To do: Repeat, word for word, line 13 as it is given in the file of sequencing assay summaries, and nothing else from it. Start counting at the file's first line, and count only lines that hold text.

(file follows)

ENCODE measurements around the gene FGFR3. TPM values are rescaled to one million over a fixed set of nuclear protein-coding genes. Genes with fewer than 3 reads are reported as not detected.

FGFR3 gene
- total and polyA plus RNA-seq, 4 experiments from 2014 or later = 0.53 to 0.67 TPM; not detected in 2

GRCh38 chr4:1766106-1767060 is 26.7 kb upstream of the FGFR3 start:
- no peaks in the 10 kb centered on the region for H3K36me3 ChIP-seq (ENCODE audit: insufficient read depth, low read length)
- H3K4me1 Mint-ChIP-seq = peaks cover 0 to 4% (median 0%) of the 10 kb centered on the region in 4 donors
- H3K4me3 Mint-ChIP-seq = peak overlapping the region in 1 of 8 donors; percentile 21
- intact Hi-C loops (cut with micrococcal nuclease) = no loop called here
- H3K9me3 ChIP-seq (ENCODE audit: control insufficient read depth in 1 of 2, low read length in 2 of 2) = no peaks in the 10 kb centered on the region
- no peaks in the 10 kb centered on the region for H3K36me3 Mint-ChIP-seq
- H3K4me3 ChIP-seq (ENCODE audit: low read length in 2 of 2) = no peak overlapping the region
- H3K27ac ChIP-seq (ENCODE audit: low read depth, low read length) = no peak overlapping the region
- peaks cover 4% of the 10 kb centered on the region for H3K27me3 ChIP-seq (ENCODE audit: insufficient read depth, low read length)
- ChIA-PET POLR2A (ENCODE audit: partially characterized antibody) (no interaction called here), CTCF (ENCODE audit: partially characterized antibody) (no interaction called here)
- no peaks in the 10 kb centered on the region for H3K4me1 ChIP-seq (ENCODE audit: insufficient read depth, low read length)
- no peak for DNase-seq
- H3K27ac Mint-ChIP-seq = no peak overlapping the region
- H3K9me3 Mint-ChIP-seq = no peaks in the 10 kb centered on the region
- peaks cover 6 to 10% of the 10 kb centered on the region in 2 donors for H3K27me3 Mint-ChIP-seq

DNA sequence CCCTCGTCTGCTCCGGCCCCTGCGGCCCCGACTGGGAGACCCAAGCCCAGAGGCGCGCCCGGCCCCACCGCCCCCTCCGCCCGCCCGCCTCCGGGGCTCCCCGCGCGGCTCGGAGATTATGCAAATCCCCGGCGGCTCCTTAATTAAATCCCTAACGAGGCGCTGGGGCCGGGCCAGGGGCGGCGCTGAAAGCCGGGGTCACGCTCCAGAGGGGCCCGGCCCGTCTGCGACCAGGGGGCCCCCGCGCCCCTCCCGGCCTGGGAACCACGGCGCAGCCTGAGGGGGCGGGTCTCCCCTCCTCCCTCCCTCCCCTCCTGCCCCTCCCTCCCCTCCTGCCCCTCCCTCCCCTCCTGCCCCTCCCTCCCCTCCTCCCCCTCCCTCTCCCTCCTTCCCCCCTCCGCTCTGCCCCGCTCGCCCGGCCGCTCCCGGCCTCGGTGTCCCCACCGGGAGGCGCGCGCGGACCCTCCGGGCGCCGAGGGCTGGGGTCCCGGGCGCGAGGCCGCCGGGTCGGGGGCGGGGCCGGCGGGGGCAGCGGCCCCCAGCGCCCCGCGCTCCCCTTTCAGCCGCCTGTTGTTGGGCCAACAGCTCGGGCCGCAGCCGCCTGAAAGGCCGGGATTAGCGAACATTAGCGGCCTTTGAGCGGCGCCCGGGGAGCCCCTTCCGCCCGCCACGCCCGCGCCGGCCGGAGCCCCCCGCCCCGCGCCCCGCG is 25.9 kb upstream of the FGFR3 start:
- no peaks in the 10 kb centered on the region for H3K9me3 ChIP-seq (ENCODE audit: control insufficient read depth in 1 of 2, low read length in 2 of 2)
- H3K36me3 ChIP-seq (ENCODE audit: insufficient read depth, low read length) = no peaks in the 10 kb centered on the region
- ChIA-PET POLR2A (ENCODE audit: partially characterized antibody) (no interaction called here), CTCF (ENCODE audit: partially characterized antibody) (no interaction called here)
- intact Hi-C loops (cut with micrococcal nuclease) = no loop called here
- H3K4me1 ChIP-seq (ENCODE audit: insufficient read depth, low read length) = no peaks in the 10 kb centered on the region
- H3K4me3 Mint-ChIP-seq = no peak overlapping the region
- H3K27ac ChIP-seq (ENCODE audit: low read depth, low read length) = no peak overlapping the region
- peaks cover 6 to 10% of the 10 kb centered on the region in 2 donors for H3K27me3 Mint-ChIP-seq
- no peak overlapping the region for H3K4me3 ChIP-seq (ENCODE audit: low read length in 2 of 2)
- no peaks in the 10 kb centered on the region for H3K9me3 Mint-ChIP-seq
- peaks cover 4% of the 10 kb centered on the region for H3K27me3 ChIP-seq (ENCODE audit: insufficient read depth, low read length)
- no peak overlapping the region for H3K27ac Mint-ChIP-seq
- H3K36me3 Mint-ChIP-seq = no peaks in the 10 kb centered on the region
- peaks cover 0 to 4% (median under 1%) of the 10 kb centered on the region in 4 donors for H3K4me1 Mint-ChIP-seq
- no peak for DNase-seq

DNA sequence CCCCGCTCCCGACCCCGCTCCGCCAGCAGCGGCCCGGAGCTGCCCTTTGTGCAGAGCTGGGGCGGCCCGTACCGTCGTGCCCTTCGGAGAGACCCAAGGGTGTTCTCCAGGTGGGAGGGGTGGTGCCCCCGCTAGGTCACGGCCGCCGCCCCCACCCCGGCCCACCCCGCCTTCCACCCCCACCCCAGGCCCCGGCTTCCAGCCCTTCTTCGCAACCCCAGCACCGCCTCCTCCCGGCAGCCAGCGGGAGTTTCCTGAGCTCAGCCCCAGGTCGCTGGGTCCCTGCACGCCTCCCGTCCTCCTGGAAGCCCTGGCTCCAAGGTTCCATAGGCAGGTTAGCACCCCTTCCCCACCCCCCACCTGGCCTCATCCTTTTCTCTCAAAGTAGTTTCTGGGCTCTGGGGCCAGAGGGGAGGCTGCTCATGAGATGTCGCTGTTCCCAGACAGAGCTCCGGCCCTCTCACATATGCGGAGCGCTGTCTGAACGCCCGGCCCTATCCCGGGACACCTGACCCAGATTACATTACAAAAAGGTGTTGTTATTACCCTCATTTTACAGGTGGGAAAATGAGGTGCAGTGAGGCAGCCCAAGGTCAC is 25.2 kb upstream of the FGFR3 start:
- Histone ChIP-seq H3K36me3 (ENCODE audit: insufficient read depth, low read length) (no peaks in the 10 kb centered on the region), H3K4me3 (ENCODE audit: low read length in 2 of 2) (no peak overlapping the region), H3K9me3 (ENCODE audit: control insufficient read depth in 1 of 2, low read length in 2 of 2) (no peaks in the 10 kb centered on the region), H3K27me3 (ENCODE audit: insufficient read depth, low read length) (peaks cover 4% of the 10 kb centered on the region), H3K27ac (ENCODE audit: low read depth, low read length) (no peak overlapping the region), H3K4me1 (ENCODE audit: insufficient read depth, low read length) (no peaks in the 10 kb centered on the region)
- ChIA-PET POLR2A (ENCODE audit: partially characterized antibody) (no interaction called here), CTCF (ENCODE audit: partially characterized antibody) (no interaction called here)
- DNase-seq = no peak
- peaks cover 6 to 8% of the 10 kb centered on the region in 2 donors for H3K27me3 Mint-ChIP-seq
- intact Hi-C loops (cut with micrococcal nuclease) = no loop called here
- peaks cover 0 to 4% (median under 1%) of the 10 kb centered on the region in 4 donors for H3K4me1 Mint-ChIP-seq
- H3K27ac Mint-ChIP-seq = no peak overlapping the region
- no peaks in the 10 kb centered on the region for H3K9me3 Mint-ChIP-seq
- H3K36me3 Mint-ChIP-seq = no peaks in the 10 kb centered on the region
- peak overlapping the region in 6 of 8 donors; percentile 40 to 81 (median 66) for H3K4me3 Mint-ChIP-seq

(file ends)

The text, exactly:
- peaks cover 4% of the 10 kb centered on the region for H3K27me3 ChIP-seq (ENCODE audit: insufficient read depth, low read length)